Prelinguistic Predictors of Language Growth in Children With Developmental Disabilities This study followed 18 children with developmental disabilities, whose chronological ages were between 3 years and 6 years at the start of the study, over a 2-year period. At initial observation, children communicated primarily through prelinguistic gestures, vocalizations, and single-word utterances. Children’s language skills were measured every 6 months with ... Research Article
Research Article  |   June 01, 2004
Prelinguistic Predictors of Language Growth in Children With Developmental Disabilities
 
Author Affiliations & Notes
  • Nancy C. Brady
    University of Kansas, Lawrence
  • Janet Marquis
    University of Kansas, Lawrence
  • Kandace Fleming
    University of Kansas, Lawrence
  • Lee McLean
    University of North Carolina, Chapel Hill
  • Corresponding author: e-mail: nbrady@ku.edu
Article Information
Special Populations / Normal Language Processing / Language / Research Articles
Research Article   |   June 01, 2004
Prelinguistic Predictors of Language Growth in Children With Developmental Disabilities
Journal of Speech, Language, and Hearing Research, June 2004, Vol. 47, 663-677. doi:10.1044/1092-4388(2004/051)
History: Received May 1, 2003 , Accepted October 20, 2003
 
Journal of Speech, Language, and Hearing Research, June 2004, Vol. 47, 663-677. doi:10.1044/1092-4388(2004/051)
History: Received May 1, 2003; Accepted October 20, 2003
Web of Science® Times Cited: 48

This study followed 18 children with developmental disabilities, whose chronological ages were between 3 years and 6 years at the start of the study, over a 2-year period. At initial observation, children communicated primarily through prelinguistic gestures, vocalizations, and single-word utterances. Children’s language skills were measured every 6 months with the Sequenced Inventory of Communication Development–Revised (D. E. Hedrick, E. M. Prather, & A. R. Tobin, 1984). Prelinguistic communication rate and parental responsiveness were also measured at each observation. Development of language over time differed between participants in accordance with their entry-level communication. Hierarchical linear modeling indicated that children’s level of gestural attainment, rate of communication, and parent response contingency were significant predictors of language outcome.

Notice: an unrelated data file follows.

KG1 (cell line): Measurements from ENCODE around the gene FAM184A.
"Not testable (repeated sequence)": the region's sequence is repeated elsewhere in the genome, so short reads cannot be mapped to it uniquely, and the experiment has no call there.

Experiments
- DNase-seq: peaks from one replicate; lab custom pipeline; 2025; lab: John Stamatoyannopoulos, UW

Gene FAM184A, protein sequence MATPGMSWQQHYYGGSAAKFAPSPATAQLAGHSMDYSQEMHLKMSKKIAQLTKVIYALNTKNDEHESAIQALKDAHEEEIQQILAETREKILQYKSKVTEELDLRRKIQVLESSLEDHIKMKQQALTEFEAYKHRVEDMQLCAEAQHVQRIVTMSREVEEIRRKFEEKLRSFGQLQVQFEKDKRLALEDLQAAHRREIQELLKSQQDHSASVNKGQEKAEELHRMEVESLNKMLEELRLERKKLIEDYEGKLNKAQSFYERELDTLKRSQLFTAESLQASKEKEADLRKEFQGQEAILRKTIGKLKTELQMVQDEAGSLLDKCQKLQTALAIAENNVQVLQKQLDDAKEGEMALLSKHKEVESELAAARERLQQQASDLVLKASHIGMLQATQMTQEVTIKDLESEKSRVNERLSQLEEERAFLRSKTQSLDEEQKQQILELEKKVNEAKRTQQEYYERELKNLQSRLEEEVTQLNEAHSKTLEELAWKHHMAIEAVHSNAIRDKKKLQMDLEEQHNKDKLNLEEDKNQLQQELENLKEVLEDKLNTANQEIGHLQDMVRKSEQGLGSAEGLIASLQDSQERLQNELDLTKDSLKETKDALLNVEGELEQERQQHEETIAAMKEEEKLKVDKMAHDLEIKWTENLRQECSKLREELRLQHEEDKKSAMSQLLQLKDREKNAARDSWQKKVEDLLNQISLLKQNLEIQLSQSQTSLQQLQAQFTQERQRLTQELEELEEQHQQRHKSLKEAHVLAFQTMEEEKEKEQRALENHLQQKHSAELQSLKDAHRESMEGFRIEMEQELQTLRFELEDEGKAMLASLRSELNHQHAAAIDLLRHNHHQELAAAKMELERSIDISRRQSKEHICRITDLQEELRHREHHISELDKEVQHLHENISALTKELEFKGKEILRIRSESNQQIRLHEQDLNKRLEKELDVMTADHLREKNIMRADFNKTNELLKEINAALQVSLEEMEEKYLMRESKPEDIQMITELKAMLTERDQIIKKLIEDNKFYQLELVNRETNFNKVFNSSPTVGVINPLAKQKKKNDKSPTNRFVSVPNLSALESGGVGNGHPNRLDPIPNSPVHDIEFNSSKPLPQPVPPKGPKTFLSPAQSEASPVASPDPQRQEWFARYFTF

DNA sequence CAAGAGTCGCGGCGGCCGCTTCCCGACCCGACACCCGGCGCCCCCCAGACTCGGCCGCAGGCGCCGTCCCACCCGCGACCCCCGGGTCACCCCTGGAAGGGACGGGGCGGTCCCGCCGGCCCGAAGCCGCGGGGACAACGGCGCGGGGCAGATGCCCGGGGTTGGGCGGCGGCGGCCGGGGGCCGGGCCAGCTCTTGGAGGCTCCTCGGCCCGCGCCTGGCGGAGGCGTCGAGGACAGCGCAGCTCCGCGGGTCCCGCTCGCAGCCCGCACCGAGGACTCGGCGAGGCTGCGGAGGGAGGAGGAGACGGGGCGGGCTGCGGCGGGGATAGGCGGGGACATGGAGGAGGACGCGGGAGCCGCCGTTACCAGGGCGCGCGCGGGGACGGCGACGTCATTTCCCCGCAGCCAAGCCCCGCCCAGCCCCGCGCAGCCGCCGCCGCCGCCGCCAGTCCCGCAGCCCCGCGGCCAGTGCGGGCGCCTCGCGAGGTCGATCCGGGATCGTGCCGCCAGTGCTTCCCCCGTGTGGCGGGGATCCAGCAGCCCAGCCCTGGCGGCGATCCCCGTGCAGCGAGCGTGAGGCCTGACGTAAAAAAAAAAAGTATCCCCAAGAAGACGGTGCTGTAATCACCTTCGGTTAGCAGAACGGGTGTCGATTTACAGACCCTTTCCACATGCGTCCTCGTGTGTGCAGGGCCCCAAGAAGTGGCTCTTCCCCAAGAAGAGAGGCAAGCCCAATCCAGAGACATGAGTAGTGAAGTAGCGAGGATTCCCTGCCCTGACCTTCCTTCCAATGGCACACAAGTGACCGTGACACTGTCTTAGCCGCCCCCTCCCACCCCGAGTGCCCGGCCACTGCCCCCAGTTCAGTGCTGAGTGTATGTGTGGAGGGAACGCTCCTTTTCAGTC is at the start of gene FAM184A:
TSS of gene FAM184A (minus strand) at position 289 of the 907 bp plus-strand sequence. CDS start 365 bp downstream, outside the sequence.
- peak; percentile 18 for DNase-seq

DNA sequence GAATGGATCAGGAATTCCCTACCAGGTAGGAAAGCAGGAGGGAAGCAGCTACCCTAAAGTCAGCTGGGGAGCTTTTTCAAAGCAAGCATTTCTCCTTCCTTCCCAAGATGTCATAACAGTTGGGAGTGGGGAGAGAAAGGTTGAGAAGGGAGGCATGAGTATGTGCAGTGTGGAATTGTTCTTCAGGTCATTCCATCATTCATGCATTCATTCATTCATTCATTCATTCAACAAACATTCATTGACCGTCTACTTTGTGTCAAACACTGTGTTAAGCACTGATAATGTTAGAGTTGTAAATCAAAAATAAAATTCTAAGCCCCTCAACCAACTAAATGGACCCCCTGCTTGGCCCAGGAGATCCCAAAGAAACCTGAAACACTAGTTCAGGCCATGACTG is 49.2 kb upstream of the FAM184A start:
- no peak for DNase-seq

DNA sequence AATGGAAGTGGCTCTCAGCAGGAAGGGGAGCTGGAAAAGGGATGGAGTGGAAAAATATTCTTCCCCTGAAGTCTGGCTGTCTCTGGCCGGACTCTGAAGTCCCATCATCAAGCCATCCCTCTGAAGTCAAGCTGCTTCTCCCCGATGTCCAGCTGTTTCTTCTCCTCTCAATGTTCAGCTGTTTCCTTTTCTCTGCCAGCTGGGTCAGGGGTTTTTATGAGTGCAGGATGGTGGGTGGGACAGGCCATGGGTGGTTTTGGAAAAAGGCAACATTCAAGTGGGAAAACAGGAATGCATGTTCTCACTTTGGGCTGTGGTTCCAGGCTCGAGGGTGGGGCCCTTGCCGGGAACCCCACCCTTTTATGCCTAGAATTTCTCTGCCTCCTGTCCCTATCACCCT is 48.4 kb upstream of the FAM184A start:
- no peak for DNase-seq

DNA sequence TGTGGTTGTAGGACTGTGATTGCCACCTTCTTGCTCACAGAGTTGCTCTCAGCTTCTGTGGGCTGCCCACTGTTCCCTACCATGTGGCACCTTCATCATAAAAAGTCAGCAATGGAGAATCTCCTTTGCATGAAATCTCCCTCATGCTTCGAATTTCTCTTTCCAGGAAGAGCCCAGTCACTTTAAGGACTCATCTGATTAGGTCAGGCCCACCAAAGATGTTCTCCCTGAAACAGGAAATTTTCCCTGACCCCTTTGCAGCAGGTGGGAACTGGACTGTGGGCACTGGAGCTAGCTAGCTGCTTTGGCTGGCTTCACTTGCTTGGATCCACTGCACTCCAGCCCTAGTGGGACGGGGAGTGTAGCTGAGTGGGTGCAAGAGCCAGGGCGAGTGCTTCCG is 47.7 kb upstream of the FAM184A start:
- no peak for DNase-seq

KEY WORDS: communication, developmental disabilities, gesture use, pointing, responsivity

Acknowledgments
Funding for the research reported in this article was provided by the National Institute of Child Health and Human Development Grant PO1 HD 18955.
We thank the families that participated in this research. In addition, we thank Kathy Morris for her assistance with scheduling and testing.
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